People in Connecticut who are considering bankruptcy might be concerned that it will have a permanent effect on their credit and even on their job prospects. However, a study that will appear in the Journal of Finance has found that this is not the case.
The study examined people who filed for Chapter 7 bankruptcy as well as people who had filed for Chapter 13 bankruptcy. With the former kind, people are generally able to discharge most unsecured debt. With the latter, they pay off some debts using a payment plan. A Chapter 13 bankruptcy remains on a person’s credit report for seven years while a Chapter 7 bankruptcy remains on it for 10 years.
The study found that people who filed for Chapter 13 bankruptcy had access to credit and loans earlier than those who filed for Chapter 7. Chapter 13 filers were more likely to have a mortgage after eight years compared to Chapter 7 filers, who still had the filing on their record. However, Chapter 13 filers also accumulated more debt. The study found that filing for bankruptcy had no effect on a person’s employment and was not an accurate predictor of whether a person remained at a particular job. Overall, the poor credit report did not predict whether an individual would be a quality employee.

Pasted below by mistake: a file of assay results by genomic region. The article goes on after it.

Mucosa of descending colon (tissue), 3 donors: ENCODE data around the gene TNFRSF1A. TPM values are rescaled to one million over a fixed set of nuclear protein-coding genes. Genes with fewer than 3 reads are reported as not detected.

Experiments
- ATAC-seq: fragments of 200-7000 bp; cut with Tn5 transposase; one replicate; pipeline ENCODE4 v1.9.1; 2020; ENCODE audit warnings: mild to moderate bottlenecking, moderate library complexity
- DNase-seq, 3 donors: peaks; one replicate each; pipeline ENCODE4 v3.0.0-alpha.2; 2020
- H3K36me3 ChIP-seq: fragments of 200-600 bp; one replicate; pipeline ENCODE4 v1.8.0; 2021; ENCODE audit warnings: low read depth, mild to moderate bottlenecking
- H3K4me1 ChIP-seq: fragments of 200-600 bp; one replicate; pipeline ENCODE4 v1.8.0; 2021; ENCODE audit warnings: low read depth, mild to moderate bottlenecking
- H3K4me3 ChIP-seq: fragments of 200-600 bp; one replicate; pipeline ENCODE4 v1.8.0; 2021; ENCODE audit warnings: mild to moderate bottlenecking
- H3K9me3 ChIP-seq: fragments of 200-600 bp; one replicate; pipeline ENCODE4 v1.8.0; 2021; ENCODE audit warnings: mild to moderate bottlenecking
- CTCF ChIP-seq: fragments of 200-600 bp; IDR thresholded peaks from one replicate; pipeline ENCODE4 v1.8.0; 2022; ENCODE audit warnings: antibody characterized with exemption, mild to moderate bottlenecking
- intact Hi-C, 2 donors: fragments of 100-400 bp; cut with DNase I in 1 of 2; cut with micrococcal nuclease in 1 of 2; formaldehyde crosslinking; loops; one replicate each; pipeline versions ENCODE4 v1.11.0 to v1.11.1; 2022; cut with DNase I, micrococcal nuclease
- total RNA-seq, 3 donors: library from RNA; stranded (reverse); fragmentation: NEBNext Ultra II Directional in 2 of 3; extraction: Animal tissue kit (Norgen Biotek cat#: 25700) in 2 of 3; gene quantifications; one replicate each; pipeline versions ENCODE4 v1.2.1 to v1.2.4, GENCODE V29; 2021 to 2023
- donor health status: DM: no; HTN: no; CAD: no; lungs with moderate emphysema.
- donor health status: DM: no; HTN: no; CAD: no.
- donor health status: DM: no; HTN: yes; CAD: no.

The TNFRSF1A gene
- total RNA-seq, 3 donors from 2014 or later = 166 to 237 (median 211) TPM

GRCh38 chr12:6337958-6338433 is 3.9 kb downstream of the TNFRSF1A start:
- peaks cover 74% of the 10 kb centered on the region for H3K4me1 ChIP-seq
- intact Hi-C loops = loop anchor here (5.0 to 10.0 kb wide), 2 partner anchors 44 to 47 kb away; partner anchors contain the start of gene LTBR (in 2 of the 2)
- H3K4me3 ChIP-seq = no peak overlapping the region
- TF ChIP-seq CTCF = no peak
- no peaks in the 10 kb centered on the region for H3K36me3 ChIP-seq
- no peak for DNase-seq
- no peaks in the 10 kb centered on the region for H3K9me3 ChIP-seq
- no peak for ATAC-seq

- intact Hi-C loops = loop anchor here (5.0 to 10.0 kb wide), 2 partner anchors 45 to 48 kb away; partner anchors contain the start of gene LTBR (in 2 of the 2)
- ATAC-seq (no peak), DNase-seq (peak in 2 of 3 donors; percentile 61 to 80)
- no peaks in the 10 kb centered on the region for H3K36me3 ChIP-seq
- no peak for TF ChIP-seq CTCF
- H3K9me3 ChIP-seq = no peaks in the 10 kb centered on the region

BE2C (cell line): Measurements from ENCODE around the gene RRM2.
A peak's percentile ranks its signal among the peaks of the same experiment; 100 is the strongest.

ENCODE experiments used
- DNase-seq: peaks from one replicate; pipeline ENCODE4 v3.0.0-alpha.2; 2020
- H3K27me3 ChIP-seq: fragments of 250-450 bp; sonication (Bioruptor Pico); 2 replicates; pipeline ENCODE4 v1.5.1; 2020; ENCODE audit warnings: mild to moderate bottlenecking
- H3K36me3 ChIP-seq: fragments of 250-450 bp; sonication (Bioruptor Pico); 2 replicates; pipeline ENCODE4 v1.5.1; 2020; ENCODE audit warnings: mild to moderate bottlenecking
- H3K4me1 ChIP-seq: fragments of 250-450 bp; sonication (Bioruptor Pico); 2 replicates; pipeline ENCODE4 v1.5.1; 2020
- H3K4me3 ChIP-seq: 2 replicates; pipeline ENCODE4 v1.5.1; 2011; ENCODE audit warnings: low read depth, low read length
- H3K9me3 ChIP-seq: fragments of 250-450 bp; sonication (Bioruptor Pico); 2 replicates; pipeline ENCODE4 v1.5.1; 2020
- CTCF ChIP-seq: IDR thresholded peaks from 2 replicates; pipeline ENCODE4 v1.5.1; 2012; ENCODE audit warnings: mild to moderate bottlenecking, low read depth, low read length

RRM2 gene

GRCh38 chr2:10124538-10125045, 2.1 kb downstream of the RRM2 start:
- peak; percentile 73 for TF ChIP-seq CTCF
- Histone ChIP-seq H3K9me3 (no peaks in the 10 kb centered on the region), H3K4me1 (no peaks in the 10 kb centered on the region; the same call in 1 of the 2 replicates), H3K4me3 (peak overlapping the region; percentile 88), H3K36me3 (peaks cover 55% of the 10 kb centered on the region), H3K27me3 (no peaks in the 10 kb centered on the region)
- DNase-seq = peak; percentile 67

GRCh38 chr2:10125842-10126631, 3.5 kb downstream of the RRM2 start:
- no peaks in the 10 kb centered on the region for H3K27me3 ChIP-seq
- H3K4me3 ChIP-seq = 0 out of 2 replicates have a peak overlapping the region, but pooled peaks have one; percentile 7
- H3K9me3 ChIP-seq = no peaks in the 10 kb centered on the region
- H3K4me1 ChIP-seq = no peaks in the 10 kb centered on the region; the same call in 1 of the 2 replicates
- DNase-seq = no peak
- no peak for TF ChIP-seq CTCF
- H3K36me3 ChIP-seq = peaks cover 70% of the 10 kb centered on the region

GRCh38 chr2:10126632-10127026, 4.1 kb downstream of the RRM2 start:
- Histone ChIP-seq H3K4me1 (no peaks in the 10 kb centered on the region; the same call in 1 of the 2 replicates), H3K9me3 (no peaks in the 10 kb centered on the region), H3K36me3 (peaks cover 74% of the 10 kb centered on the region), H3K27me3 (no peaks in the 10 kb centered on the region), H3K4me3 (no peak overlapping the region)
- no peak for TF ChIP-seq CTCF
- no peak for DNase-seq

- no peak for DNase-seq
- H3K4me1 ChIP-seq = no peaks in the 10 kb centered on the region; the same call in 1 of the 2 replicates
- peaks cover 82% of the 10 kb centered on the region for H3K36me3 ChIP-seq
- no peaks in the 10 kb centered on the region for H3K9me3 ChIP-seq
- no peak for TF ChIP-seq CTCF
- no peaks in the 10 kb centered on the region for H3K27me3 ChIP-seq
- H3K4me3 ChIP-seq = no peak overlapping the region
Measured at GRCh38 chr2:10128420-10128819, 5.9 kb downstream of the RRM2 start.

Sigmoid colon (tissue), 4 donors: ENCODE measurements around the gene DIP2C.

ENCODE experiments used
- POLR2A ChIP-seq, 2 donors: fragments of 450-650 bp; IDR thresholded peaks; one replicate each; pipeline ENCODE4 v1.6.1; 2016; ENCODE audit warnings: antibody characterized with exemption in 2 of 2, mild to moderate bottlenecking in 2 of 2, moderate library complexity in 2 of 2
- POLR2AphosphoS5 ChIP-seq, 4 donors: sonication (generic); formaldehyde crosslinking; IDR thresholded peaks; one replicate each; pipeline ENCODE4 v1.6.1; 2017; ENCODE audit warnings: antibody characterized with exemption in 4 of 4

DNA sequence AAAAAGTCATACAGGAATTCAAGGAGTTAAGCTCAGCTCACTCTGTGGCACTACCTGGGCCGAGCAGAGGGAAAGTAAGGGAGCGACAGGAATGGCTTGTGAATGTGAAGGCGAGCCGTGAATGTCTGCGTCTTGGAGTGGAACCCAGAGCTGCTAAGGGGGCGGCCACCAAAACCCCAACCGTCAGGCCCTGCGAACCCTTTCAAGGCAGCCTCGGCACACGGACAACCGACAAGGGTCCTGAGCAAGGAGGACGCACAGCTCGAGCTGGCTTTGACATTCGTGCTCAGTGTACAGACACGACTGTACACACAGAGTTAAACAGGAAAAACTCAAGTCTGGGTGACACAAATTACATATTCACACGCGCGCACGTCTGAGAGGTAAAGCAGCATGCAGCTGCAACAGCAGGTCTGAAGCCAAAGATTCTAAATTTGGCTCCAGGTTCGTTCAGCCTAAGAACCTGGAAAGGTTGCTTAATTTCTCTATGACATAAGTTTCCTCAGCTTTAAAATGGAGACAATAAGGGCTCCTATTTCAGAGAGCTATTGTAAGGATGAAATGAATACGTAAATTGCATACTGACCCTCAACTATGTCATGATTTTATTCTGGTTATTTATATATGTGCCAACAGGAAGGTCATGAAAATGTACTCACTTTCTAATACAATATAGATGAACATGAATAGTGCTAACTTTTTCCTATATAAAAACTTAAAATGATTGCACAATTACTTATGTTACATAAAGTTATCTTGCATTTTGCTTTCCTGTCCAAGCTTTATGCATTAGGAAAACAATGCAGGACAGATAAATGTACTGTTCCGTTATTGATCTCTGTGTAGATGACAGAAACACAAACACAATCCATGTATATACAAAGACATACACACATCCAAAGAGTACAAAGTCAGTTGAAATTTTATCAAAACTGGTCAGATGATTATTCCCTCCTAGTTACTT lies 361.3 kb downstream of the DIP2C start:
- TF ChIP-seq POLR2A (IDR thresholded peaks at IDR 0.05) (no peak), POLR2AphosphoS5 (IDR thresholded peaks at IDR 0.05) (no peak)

These and other potential stigmas about bankruptcy could worry some people, but a bankruptcy can also provide a fresh financial start. An attorney may be able to discuss this and other options for debt relief as well as whether the person is eligible for Chapter 7 or Chapter 13 bankruptcy and assist in completing the necessary paperwork.